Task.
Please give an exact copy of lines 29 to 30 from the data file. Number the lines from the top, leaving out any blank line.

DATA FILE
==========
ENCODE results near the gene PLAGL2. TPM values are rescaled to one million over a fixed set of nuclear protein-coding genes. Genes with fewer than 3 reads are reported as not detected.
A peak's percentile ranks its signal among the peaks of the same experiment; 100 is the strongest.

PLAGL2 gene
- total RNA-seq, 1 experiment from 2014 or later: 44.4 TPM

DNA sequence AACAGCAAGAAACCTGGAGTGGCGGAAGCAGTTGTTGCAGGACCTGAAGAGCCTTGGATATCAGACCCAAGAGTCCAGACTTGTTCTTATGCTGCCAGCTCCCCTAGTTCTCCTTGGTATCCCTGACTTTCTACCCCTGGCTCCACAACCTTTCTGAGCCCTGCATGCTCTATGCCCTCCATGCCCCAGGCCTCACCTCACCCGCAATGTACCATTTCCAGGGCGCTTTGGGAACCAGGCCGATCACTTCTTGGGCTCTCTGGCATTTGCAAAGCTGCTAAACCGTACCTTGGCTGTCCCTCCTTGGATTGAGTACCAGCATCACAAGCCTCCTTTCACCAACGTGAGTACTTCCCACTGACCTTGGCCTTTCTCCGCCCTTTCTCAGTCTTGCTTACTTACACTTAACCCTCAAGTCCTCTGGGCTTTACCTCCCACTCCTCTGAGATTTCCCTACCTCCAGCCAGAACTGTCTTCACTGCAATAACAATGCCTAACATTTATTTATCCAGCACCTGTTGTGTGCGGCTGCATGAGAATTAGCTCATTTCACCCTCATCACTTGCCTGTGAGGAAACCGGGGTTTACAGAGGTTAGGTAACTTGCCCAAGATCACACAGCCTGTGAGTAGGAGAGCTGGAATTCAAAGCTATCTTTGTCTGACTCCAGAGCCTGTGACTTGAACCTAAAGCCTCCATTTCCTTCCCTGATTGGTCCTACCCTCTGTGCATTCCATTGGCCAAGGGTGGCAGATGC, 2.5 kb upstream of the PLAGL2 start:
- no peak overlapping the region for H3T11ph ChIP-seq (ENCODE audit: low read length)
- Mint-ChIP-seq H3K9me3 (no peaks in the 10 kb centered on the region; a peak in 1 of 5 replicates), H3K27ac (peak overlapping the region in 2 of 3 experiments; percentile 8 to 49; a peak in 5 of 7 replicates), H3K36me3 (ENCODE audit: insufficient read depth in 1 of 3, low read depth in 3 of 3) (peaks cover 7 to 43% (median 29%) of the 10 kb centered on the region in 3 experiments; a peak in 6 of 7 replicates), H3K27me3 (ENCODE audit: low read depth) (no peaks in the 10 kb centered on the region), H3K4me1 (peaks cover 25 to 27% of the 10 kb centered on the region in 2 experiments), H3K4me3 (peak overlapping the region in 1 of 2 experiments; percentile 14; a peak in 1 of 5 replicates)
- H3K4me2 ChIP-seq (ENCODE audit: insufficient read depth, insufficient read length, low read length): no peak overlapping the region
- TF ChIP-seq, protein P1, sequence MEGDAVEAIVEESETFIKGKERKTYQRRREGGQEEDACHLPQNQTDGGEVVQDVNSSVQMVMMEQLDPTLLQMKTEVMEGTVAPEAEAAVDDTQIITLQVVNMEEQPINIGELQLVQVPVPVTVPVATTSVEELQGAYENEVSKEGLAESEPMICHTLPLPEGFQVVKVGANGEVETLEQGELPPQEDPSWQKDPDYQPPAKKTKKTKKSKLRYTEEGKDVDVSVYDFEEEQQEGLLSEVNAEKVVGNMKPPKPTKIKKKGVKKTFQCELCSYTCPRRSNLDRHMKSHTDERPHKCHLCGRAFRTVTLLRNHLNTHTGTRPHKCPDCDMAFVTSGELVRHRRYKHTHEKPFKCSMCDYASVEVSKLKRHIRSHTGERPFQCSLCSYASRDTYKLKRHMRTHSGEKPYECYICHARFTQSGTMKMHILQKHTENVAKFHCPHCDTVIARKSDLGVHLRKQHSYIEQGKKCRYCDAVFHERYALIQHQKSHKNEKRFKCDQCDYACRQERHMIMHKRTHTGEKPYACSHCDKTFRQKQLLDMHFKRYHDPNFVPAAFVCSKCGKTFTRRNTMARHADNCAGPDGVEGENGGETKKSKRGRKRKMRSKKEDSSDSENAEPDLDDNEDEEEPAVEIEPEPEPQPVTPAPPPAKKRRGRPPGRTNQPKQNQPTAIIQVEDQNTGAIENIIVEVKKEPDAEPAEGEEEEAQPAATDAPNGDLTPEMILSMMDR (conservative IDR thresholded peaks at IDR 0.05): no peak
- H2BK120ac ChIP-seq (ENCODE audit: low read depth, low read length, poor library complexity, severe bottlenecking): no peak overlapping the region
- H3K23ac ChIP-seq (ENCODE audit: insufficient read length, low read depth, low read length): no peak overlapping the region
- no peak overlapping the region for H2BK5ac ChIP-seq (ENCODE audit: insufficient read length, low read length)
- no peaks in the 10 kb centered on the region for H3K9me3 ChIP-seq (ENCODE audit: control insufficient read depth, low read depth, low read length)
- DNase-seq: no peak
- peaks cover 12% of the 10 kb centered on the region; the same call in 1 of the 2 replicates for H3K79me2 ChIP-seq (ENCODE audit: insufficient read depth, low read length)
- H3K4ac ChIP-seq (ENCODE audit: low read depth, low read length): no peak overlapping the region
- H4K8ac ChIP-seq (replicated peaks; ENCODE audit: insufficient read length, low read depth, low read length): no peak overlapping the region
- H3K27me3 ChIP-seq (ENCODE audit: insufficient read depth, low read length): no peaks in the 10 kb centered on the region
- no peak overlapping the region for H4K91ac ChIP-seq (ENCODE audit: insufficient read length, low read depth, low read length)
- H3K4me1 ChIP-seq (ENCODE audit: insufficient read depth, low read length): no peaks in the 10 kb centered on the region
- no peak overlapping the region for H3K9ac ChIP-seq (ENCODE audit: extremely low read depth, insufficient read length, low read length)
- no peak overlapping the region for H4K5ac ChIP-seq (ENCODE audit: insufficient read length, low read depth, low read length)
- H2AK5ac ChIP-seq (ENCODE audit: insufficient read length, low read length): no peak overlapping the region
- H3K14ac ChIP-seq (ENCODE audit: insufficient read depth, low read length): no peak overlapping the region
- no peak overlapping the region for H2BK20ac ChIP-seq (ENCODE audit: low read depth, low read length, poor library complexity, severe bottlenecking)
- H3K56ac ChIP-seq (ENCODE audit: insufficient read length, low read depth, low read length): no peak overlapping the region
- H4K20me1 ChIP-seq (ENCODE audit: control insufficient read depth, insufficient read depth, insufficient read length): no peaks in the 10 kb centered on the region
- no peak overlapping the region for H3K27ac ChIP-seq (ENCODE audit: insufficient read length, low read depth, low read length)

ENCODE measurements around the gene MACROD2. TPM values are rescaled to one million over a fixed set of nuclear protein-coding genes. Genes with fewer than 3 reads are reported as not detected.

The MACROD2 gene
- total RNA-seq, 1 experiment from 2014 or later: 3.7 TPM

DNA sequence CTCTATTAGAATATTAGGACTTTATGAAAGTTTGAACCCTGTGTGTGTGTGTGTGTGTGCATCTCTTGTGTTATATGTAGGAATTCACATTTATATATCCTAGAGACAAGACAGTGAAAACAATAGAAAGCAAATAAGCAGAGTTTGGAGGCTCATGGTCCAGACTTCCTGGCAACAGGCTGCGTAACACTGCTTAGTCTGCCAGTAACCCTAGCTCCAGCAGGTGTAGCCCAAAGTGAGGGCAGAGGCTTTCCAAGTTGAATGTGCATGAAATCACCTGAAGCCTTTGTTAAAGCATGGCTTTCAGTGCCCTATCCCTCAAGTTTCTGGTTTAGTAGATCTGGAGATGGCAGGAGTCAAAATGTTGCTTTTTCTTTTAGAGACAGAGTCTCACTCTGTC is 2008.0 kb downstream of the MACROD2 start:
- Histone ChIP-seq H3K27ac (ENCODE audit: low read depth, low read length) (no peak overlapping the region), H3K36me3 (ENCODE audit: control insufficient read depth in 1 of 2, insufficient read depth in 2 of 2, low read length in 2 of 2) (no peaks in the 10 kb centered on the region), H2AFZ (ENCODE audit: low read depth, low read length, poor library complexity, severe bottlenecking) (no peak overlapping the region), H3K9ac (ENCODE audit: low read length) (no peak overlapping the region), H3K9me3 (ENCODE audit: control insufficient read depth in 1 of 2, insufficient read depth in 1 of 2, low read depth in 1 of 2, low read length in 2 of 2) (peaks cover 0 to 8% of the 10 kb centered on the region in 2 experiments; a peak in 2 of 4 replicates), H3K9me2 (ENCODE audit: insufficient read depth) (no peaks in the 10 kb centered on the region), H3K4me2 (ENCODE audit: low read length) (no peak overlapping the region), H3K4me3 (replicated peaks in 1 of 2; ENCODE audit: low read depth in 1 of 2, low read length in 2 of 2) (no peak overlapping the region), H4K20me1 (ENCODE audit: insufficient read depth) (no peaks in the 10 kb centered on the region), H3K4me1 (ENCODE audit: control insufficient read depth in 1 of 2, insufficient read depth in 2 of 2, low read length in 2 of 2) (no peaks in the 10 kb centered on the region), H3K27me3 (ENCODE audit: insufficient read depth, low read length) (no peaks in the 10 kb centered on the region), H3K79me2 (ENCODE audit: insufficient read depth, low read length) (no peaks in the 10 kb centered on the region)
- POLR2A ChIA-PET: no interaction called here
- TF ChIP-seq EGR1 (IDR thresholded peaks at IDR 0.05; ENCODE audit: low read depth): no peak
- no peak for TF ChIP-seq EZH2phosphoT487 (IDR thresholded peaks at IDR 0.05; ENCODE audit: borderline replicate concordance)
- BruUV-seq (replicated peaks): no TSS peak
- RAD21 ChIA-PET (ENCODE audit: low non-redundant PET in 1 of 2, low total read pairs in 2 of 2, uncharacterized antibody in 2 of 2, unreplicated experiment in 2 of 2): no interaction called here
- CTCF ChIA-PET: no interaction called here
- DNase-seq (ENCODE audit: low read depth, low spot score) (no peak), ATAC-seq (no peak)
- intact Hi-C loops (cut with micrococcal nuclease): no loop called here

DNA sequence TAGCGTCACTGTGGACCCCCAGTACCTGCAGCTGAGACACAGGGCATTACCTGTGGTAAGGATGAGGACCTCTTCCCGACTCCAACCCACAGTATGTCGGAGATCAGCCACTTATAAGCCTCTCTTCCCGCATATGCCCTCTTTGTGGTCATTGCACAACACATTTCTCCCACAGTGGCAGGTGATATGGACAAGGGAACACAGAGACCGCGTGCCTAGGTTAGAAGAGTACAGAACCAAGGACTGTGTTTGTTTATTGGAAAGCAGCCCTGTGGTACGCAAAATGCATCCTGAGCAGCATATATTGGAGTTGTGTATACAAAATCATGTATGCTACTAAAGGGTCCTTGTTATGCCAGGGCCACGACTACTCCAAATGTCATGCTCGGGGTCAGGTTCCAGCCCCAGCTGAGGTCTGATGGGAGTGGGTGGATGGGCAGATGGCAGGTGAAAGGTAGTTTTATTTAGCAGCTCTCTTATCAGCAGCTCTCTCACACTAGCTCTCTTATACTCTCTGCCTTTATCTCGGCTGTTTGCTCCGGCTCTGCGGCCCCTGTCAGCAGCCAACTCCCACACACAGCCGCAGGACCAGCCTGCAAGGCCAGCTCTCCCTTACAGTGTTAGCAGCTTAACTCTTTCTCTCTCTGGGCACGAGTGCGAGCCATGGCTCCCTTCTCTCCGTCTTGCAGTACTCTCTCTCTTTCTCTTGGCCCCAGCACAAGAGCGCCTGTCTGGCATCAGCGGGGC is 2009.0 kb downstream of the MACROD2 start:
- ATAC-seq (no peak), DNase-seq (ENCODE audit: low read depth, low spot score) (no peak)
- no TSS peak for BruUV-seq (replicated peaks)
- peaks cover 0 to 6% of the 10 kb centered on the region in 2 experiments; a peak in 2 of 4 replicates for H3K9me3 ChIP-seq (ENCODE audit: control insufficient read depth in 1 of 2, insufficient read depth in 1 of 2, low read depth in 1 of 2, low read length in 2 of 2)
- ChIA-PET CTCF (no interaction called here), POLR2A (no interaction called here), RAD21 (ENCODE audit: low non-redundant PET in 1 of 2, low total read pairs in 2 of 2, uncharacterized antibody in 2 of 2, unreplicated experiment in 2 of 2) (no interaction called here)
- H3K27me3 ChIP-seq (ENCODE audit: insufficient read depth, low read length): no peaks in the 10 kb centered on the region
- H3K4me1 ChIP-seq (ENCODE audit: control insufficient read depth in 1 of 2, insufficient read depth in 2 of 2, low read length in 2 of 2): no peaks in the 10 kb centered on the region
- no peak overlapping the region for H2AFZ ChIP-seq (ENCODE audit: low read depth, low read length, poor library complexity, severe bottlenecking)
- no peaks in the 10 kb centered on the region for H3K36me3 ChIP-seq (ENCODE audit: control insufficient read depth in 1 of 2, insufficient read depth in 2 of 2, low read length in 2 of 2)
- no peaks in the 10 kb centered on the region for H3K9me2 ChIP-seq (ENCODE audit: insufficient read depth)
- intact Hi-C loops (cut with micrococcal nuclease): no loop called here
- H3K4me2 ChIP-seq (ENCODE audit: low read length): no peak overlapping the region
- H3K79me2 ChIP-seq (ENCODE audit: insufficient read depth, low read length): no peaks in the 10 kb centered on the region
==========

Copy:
ENCODE measurements around the gene MACROD2. TPM values are rescaled to one million over a fixed set of nuclear protein-coding genes. Genes with fewer than 3 reads are reported as not detected.

The MACROD2 gene